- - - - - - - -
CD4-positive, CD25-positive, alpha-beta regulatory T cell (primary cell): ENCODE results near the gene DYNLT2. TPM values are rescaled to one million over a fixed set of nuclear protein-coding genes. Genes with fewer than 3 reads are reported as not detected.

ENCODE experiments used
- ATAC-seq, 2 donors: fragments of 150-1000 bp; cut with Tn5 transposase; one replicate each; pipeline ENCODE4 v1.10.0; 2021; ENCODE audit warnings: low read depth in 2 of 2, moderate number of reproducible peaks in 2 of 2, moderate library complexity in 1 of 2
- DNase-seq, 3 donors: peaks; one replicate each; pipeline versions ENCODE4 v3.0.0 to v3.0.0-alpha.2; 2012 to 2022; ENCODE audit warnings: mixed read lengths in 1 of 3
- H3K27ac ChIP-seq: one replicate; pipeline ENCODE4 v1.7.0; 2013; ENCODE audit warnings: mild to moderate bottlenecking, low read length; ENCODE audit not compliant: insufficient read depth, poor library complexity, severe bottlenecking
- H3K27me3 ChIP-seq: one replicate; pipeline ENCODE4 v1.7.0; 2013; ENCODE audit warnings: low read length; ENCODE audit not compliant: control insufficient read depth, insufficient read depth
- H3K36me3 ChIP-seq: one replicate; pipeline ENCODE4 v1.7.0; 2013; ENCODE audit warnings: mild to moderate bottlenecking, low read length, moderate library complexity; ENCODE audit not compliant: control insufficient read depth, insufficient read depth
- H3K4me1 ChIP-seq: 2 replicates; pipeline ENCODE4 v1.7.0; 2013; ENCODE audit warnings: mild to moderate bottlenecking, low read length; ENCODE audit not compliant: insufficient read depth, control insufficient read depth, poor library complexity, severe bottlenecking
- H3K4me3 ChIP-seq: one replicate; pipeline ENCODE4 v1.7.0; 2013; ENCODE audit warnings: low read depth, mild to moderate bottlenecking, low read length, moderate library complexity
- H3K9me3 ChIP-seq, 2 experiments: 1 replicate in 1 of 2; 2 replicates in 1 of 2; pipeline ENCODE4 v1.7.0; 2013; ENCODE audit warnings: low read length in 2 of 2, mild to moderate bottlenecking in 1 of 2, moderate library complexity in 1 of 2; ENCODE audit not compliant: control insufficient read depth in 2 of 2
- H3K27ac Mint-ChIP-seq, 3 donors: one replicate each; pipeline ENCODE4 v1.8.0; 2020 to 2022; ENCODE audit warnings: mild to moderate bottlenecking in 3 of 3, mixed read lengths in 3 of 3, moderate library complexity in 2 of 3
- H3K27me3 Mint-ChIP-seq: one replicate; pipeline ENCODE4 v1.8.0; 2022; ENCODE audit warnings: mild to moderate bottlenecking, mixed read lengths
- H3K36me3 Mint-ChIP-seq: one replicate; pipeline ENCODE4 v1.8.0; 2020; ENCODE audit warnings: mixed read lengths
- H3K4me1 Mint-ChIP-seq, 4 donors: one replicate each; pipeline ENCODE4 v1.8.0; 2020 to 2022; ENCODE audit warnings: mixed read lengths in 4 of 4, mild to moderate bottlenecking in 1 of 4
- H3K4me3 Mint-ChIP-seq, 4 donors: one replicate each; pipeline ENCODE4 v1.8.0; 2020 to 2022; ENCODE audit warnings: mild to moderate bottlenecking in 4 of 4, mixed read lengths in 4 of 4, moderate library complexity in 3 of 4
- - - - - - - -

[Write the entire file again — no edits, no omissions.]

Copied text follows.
CD4-positive, CD25-positive, alpha-beta regulatory T cell (primary cell): ENCODE results near the gene DYNLT2. TPM values are rescaled to one million over a fixed set of nuclear protein-coding genes. Genes with fewer than 3 reads are reported as not detected.

ENCODE experiments used
- ATAC-seq, 2 donors: fragments of 150-1000 bp; cut with Tn5 transposase; one replicate each; pipeline ENCODE4 v1.10.0; 2021; ENCODE audit warnings: low read depth in 2 of 2, moderate number of reproducible peaks in 2 of 2, moderate library complexity in 1 of 2
- DNase-seq, 3 donors: peaks; one replicate each; pipeline versions ENCODE4 v3.0.0 to v3.0.0-alpha.2; 2012 to 2022; ENCODE audit warnings: mixed read lengths in 1 of 3
- H3K27ac ChIP-seq: one replicate; pipeline ENCODE4 v1.7.0; 2013; ENCODE audit warnings: mild to moderate bottlenecking, low read length; ENCODE audit not compliant: insufficient read depth, poor library complexity, severe bottlenecking
- H3K27me3 ChIP-seq: one replicate; pipeline ENCODE4 v1.7.0; 2013; ENCODE audit warnings: low read length; ENCODE audit not compliant: control insufficient read depth, insufficient read depth
- H3K36me3 ChIP-seq: one replicate; pipeline ENCODE4 v1.7.0; 2013; ENCODE audit warnings: mild to moderate bottlenecking, low read length, moderate library complexity; ENCODE audit not compliant: control insufficient read depth, insufficient read depth
- H3K4me1 ChIP-seq: 2 replicates; pipeline ENCODE4 v1.7.0; 2013; ENCODE audit warnings: mild to moderate bottlenecking, low read length; ENCODE audit not compliant: insufficient read depth, control insufficient read depth, poor library complexity, severe bottlenecking
- H3K4me3 ChIP-seq: one replicate; pipeline ENCODE4 v1.7.0; 2013; ENCODE audit warnings: low read depth, mild to moderate bottlenecking, low read length, moderate library complexity
- H3K9me3 ChIP-seq, 2 experiments: 1 replicate in 1 of 2; 2 replicates in 1 of 2; pipeline ENCODE4 v1.7.0; 2013; ENCODE audit warnings: low read length in 2 of 2, mild to moderate bottlenecking in 1 of 2, moderate library complexity in 1 of 2; ENCODE audit not compliant: control insufficient read depth in 2 of 2
- H3K27ac Mint-ChIP-seq, 3 donors: one replicate each; pipeline ENCODE4 v1.8.0; 2020 to 2022; ENCODE audit warnings: mild to moderate bottlenecking in 3 of 3, mixed read lengths in 3 of 3, moderate library complexity in 2 of 3
- H3K27me3 Mint-ChIP-seq: one replicate; pipeline ENCODE4 v1.8.0; 2022; ENCODE audit warnings: mild to moderate bottlenecking, mixed read lengths
- H3K36me3 Mint-ChIP-seq: one replicate; pipeline ENCODE4 v1.8.0; 2020; ENCODE audit warnings: mixed read lengths
- H3K4me1 Mint-ChIP-seq, 4 donors: one replicate each; pipeline ENCODE4 v1.8.0; 2020 to 2022; ENCODE audit warnings: mixed read lengths in 4 of 4, mild to moderate bottlenecking in 1 of 4
- H3K4me3 Mint-ChIP-seq, 4 donors: one replicate each; pipeline ENCODE4 v1.8.0; 2020 to 2022; ENCODE audit warnings: mild to moderate bottlenecking in 4 of 4, mixed read lengths in 4 of 4, moderate library complexity in 3 of 4